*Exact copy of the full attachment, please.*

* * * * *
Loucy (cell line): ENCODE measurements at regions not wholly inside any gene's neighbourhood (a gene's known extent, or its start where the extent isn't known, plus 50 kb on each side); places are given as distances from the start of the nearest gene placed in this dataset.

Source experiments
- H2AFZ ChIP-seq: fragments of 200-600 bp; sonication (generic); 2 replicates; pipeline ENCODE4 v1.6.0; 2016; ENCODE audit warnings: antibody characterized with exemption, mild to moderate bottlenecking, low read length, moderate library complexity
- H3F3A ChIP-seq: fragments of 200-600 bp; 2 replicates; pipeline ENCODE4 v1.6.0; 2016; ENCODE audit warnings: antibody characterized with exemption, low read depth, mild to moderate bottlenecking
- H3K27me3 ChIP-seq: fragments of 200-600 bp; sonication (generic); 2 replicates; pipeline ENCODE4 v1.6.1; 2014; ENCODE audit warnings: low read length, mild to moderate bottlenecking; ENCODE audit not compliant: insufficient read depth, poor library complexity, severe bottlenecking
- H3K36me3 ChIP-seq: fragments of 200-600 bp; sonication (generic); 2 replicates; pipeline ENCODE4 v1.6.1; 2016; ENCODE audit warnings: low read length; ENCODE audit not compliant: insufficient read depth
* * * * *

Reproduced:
Loucy (cell line): ENCODE measurements at regions not wholly inside any gene's neighbourhood (a gene's known extent, or its start where the extent isn't known, plus 50 kb on each side); places are given as distances from the start of the nearest gene placed in this dataset.

Source experiments
- H2AFZ ChIP-seq: fragments of 200-600 bp; sonication (generic); 2 replicates; pipeline ENCODE4 v1.6.0; 2016; ENCODE audit warnings: antibody characterized with exemption, mild to moderate bottlenecking, low read length, moderate library complexity
- H3F3A ChIP-seq: fragments of 200-600 bp; 2 replicates; pipeline ENCODE4 v1.6.0; 2016; ENCODE audit warnings: antibody characterized with exemption, low read depth, mild to moderate bottlenecking
- H3K27me3 ChIP-seq: fragments of 200-600 bp; sonication (generic); 2 replicates; pipeline ENCODE4 v1.6.1; 2014; ENCODE audit warnings: low read length, mild to moderate bottlenecking; ENCODE audit not compliant: insufficient read depth, poor library complexity, severe bottlenecking
- H3K36me3 ChIP-seq: fragments of 200-600 bp; sonication (generic); 2 replicates; pipeline ENCODE4 v1.6.1; 2016; ENCODE audit warnings: low read length; ENCODE audit not compliant: insufficient read depth